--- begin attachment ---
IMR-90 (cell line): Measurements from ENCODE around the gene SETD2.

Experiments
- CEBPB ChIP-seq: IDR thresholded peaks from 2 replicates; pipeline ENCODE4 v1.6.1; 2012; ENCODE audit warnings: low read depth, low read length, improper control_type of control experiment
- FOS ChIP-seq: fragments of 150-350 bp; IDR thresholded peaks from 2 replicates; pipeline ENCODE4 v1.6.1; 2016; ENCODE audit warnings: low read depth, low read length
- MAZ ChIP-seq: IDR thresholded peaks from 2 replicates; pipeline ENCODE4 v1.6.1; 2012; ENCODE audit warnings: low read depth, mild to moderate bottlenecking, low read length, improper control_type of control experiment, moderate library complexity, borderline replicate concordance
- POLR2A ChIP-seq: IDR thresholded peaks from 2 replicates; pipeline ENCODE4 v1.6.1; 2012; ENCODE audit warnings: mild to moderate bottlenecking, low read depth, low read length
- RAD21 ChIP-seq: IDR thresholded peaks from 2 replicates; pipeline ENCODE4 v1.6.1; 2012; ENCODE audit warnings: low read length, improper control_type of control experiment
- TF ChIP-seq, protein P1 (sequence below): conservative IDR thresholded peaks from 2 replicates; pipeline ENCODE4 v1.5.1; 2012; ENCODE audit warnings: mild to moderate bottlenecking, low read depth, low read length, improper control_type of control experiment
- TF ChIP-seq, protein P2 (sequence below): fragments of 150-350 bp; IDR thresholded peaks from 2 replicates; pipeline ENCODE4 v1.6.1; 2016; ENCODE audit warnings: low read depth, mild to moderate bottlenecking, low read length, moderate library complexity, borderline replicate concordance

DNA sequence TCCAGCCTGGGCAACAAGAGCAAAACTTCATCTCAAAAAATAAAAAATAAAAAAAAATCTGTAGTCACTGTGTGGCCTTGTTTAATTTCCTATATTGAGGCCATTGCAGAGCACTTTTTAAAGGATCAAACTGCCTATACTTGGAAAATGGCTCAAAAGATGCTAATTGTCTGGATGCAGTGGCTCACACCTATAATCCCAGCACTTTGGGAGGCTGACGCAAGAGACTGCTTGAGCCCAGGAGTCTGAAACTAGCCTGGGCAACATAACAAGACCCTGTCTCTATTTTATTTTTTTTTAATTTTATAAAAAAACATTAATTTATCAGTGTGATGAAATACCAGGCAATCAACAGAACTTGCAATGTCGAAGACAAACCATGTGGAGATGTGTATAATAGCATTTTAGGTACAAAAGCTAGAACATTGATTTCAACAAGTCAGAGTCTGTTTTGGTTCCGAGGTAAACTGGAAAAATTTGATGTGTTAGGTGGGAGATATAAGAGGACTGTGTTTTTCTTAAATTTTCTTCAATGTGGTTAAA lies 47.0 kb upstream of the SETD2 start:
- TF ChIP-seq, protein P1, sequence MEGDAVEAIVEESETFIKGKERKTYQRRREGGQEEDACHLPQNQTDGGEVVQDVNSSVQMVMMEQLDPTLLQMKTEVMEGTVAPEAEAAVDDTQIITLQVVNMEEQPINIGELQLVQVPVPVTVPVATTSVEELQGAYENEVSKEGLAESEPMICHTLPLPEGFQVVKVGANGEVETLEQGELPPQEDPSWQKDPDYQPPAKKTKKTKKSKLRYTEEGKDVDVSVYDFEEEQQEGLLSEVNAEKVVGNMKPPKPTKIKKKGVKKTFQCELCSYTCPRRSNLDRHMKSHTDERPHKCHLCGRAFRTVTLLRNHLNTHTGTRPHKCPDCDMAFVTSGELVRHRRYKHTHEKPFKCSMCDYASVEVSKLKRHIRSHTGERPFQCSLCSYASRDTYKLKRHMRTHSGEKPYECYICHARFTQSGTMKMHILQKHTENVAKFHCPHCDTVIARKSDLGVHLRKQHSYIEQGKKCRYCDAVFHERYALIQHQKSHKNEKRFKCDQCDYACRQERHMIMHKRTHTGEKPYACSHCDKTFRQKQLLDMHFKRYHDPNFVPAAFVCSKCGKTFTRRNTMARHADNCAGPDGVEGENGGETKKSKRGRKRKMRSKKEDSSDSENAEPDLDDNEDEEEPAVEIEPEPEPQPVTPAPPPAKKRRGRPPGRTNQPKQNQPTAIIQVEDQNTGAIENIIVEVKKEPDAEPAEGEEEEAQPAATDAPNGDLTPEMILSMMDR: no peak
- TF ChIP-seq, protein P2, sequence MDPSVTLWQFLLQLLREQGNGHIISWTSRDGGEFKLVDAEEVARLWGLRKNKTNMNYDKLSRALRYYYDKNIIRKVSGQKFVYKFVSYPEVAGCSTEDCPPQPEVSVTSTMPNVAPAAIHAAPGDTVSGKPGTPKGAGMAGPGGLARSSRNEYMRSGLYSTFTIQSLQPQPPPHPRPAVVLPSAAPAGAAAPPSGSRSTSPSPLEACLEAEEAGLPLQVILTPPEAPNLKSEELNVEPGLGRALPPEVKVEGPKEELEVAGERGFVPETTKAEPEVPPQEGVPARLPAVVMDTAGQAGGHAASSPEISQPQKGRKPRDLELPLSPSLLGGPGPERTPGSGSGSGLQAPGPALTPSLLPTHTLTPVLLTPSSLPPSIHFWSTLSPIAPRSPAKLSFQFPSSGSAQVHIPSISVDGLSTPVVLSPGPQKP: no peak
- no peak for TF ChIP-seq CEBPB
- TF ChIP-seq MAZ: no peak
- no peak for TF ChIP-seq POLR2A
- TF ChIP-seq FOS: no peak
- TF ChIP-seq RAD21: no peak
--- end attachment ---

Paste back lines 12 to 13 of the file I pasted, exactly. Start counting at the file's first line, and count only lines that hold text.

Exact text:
- TF ChIP-seq, protein P2, sequence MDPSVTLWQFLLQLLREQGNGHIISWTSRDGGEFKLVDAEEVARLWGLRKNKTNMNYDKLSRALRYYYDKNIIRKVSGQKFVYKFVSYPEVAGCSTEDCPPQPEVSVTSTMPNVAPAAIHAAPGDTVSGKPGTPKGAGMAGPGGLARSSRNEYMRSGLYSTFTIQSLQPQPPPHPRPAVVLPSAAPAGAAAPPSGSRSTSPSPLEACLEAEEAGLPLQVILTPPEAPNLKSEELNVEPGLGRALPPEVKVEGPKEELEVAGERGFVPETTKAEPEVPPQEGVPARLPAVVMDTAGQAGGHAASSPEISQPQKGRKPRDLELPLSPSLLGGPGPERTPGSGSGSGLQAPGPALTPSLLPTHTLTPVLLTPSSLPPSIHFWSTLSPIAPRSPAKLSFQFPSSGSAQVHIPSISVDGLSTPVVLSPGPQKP: no peak
- no peak for TF ChIP-seq CEBPB